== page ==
Comet C/2020 F8 SWAN
© Gerald Rhemann
Comet C/2020 F8 SWAN taken on May 1, 2020 @ Farm Tivoli, Namibia
This week, an unexpected outburst from Comet SWAN (C/2020 F8) amazed observers in the southern hemisphere, who could actually see the comet brighten with their unaided eyes.

What happened? It might have fragmented, exposing bright clouds of dusty gas to the sun. Certainly the comet's tail looks like debris from an explosion.

But Karl Battams of the Naval Research Lab in Washington, DC, doesn't think so. "Outbursts do not necessarily imply fragmentation, and ground-based images are not yet showing evidence of a breakup," he says. "This could just be a particularly feisty and volatile comet."

Comet SWAN was discovered on April 11th when Australian amateur astronomer Michael Mattiazzo noticed a curious "bloom" in images from SOHO's SWAN camera. SWAN surveys the solar system for hydrogen gas, and it caught the comet making a sudden hydrogen dump. That might have been Comet SWAN's first outburst.

A second outburst starting in late April turned SWAN into a naked eye object:

Light curve Comet SWAN
Fresh comets often behave this way-cracking, fracturing, and exposing veins of volatile material as they approach the sun for the first time. Comet SWAN is just such an object. It has a hyperbolic orbit, which suggests it has never been here before. Sunlight is touching its surface for the first time with unpredictable results.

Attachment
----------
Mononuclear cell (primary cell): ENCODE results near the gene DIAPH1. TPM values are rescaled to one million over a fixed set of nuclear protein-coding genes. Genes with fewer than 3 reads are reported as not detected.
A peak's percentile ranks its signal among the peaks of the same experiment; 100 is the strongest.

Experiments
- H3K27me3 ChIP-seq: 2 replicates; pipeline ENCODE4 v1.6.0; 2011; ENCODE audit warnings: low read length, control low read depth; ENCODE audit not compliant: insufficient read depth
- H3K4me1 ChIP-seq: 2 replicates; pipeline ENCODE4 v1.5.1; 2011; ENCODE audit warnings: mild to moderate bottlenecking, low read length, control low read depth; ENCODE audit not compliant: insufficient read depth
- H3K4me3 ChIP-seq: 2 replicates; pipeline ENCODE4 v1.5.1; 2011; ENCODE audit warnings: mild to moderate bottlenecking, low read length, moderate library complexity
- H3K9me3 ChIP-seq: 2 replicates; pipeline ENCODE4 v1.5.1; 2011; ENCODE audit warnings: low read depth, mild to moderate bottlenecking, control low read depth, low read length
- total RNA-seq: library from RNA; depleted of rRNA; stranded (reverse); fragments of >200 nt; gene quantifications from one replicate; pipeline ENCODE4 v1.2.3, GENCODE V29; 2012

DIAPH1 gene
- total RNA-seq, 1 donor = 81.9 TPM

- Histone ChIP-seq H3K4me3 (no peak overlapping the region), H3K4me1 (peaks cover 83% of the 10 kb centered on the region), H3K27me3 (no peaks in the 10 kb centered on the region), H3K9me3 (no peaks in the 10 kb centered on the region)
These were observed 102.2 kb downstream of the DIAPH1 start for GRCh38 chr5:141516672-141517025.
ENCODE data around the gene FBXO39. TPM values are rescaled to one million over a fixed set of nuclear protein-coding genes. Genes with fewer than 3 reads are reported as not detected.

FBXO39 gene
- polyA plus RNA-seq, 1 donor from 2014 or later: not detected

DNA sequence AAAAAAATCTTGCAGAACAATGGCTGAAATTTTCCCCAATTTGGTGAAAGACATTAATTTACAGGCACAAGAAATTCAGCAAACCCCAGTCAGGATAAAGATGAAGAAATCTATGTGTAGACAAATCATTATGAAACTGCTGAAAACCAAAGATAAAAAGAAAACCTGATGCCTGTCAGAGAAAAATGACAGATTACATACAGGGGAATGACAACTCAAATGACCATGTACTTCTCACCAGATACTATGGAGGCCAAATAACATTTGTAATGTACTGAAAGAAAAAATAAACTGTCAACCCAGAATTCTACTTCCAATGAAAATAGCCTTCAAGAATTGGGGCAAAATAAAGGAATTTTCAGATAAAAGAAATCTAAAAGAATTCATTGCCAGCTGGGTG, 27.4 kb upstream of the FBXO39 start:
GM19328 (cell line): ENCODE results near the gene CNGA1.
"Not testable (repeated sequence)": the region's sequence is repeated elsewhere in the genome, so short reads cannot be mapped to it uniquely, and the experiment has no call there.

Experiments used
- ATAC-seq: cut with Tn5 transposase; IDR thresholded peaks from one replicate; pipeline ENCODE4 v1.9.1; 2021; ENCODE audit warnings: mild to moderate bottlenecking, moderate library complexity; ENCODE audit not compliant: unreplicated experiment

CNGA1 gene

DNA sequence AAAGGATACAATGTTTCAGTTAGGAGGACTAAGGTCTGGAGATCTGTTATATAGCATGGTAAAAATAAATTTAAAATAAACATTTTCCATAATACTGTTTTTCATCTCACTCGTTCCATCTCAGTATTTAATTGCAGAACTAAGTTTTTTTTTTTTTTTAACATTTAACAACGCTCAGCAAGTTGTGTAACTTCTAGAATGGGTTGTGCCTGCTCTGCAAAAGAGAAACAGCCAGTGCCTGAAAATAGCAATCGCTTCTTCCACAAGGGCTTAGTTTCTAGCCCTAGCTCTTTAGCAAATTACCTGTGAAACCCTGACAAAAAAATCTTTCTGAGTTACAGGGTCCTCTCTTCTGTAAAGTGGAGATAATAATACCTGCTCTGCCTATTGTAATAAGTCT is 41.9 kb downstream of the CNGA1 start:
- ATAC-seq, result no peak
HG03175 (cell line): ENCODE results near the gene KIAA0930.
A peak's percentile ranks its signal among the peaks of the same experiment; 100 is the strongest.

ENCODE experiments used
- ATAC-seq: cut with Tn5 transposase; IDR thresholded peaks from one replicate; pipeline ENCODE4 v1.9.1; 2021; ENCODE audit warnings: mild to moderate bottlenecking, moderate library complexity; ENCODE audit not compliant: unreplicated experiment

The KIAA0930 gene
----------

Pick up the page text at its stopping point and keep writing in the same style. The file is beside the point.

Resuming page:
More outbursts could be in the offing. Dates of special interest include May 12th when the comet passes by Earth (0.56 AU) and May 27th when the comet slingshots past the sun not far from the orbit of Mercury (0.43 AU). Observers in the southern hemisphere will have a front row seat for whatever happens.

"It would not surprise me at all to see another outburst - maybe several - in the coming weeks as it closes in on the sun later this month," says Battams.